30 July 2007
Fox Makes Friends
Author/Illustrator: Adam Relf
An adorable little fox wants a friend, so he decides to go out and catch one. His mother quickly corrects him and tells him that you don't catch friends, you make friends.
The fox takes this literally and goes out and builds a friend out of an apple and some sticks. Unfortunately, his apple-headed friend is incredibly boring and doesn't play well with others. Soon a few other animals from the forest show up and they all decide to help the fox make a friend. By the end, in the process of making friends, they have inadvertently become friends. Awww... In lesser hands, this could have been extremely cheezy, but Relf's illustrations are so soul squeezingly adorable, that it works really well.
Relf's book also works because it is a rather astute commentary on the difficulty of forging friendships. Indeed, it is rare for people to directly say "Hey, let's be friends." The more common method is to engage in an activity through which social relations and friendships are built... just as Fox and his buddies build a relationship while working on a project together, most people today make friends through activities such as happy hours, book clubs, or sports.
Sports are a great way to make friends (especially for guys who are typically less comfortable with their emotions) because it allows for the development of camraderie and emotionally significant relationships through a socially acceptable venue. Strong friendships are developed on the playing field and emotional barriers are slowly broken down. (Where else do guys pat eachother on the butt without a second thought?) The sports world creates a useful context upon which friendships can be cultivated and eventually thrive off the field as well.
Sports is such a powerful unifying force that it can extend well beyond the realm of individual friendships and into the global politics. The most startling example is the Iraqi national soccer team, who recently beat Saudi Arabia to win the Asia Cup. This victory prompted throngs of Iraqi citizens to take to the streets in celebration. Shiites and Sunnis rejoiced together, chanting "One Iraq!"
From Harper's: "Sport brings us together while the heads of everything in Baghdad can't bring us together for five years," said one reveler. "If the Iraqi football team ruled us, peace would spread in our home."
Indeed, it appears that where diplomacy and military occupation have failed, soccer has triumphed. Sport may prove to be the best hope yet for quelling the tragic sectarian violence that has been consuming Iraqi cities for years now.
Seizing this unprecented momentum, President Bush finally heeds the country's call for a change of strategy in Iraq and commissioned the conservative think tank, The Heritage Foundation, to produce the following top secret policy initiative:
The report, called "A Kick in the Balls: Soccer as a Strategy For Ending the Conflict in Iraq" is an attempt to capitalize on the transcendent power of sport as a means of redeveloping a sense of national pride and peaceful coexistence between warring factions in Iraq. The report, which will be delivered to the President early next week includes the following recommendations:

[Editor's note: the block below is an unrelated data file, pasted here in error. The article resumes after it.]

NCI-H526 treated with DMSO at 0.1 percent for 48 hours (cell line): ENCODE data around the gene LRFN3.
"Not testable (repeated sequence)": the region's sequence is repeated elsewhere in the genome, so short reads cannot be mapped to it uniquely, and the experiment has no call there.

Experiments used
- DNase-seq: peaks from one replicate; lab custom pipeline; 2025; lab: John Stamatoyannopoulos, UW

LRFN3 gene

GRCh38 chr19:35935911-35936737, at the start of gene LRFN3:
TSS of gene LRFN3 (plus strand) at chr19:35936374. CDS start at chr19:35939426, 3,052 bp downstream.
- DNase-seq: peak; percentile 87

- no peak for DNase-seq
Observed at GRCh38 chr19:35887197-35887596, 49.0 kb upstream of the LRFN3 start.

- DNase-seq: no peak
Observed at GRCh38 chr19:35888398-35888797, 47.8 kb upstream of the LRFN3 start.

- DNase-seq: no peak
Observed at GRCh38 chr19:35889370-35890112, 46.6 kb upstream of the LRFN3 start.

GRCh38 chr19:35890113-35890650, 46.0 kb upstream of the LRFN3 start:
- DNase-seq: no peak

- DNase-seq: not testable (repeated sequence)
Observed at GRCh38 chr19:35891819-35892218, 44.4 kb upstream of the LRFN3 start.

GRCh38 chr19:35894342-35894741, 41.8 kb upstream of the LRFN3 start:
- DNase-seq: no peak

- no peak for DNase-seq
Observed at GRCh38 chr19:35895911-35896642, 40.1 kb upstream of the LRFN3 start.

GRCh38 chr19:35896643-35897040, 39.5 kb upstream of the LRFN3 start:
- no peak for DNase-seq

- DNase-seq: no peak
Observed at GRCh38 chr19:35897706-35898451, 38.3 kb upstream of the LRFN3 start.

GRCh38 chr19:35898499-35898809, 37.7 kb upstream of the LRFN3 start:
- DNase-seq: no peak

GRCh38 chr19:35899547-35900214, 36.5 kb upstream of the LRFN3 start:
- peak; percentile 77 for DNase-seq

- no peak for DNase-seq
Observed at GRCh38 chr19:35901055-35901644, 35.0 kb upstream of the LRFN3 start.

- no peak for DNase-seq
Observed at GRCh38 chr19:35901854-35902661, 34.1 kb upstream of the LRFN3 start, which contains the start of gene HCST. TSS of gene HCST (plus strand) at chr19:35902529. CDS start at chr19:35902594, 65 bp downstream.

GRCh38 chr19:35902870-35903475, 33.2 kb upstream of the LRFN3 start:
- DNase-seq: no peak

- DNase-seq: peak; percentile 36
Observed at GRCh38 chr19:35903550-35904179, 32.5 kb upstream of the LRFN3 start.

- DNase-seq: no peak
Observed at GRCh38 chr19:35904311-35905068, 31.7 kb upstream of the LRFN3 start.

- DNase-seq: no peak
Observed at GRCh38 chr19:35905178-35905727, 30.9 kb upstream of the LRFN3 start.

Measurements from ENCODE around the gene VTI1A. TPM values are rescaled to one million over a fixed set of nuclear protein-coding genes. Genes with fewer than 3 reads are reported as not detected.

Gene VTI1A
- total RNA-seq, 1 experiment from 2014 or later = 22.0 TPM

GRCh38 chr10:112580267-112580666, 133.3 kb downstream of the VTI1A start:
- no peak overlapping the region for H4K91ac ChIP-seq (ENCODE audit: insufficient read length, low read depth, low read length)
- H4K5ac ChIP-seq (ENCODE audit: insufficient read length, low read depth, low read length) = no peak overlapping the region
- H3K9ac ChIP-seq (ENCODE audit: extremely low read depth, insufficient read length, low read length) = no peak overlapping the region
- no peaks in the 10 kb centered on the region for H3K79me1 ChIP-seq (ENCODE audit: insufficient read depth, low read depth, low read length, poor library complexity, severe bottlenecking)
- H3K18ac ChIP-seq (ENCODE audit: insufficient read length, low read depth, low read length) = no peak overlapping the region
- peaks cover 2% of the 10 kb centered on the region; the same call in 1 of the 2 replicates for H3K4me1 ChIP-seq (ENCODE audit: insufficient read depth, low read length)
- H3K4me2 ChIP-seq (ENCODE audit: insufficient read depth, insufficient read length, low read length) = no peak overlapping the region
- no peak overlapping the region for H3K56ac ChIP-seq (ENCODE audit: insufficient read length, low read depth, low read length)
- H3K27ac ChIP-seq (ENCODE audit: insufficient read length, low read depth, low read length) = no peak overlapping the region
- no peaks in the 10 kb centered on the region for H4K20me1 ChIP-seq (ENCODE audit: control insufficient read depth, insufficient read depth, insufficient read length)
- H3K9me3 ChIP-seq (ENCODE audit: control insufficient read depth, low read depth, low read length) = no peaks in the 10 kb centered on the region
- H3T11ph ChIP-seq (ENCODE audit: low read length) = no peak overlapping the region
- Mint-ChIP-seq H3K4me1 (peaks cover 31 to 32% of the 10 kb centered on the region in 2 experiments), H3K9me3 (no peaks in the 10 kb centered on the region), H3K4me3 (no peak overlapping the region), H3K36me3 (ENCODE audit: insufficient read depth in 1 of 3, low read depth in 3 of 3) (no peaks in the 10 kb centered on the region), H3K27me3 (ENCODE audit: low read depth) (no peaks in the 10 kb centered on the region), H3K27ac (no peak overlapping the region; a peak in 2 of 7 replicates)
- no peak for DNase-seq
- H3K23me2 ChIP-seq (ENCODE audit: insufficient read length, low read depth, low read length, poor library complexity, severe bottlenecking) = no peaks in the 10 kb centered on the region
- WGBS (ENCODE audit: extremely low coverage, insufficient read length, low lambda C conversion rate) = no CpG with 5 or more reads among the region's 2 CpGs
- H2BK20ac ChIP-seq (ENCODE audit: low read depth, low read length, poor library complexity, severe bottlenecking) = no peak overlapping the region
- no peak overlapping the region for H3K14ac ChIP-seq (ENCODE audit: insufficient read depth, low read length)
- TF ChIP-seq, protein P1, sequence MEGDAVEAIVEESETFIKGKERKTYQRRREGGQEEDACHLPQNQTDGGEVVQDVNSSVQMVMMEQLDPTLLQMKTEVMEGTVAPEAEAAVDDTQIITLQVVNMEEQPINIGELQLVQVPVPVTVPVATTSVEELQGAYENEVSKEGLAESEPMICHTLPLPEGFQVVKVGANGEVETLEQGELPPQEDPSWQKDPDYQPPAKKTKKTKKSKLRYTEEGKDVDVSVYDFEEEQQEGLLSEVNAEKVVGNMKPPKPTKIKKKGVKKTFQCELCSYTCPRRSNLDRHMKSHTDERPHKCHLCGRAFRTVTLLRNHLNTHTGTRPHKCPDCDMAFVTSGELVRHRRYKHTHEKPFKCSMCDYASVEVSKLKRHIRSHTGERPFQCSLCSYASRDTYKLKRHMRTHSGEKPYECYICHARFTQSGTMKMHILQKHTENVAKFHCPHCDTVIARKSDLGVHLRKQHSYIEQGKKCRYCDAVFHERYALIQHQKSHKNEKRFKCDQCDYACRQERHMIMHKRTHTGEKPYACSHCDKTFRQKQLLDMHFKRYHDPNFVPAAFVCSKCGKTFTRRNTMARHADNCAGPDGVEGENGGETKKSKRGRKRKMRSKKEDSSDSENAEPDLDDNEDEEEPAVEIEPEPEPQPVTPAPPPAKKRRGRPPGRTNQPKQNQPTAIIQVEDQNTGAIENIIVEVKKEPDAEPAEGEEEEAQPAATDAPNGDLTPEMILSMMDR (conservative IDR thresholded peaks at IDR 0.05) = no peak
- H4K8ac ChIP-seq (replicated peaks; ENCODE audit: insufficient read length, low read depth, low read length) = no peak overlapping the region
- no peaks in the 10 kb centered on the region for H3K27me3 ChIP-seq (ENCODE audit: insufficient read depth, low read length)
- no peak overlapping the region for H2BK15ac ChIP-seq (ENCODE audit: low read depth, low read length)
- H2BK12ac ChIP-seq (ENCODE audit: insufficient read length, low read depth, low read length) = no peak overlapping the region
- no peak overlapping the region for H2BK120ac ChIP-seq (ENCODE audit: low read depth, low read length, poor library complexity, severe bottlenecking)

1) Replace the Department of Defense with the Major League Soccer All-Star team.
2) Cut off all ties with new British Prime Minister Gordon Brown and announce that all diplomatic relations with Great Britain will now go through David Beckham.
3) Preemptively commute the sentence of NBA official Tim Donaghy (who is under investigation for rigging games). Put him in charge of officiating for all future soccer matches to ensure that Iraq will always emerge victorious.
4) Pressure the international community to name Pele as the new Secretary General of the United Nations.
5) Appoint Brandi Chastain as the successor to Tony Snow for the position of White House Press Secretary. If anyone questions the president's latest strategy, she will be instructed to take off her top as a diversion. If that doesn't work, she will kick Helen Thomas in the face and shout, "Anybody else want some?!"
6) Request that French president Nicolas Sarkozy lend the services of soccer legend Zinedane Zidane to the Iraq War so that he can serve as a one man army to secure Anbar province.
Surprisingly, this drastic new strategy will garner support in both political parties. Democrats will support the initiative because shifting from a military based occupation to a soccer based occupation will allow them to bring our troops home sooner rather than later (and reverse their sinking standing in the public opinion polls).
Republicans and the White House will support the plan because no one in the United States really pays attention to soccer, so interest in Iraq will quickly evaporate. The less attention on the war, the better off the Republican Party. Soon (to the delight of the embattled Bush administration), CNN will stop covering it all together and the only place you will be able to get updates on the war will be ESPN Deportes.
Mission Accomplished? GOOOOOOOOAAAAAAAALLLLLLLLLLLLLLLLLL!!!!!!
Note: This strategy will not bring an immediate end to all violence. During this past week's celebration, 4 people were killed by celebratory gun fire (which tragically, is a low casualty rate in present-day Iraq). A key component to the success of this plan will be providing the Iraqi population with free bottles of celebratory champagne so that the worst injuries will be limited to the occasional cork to temple.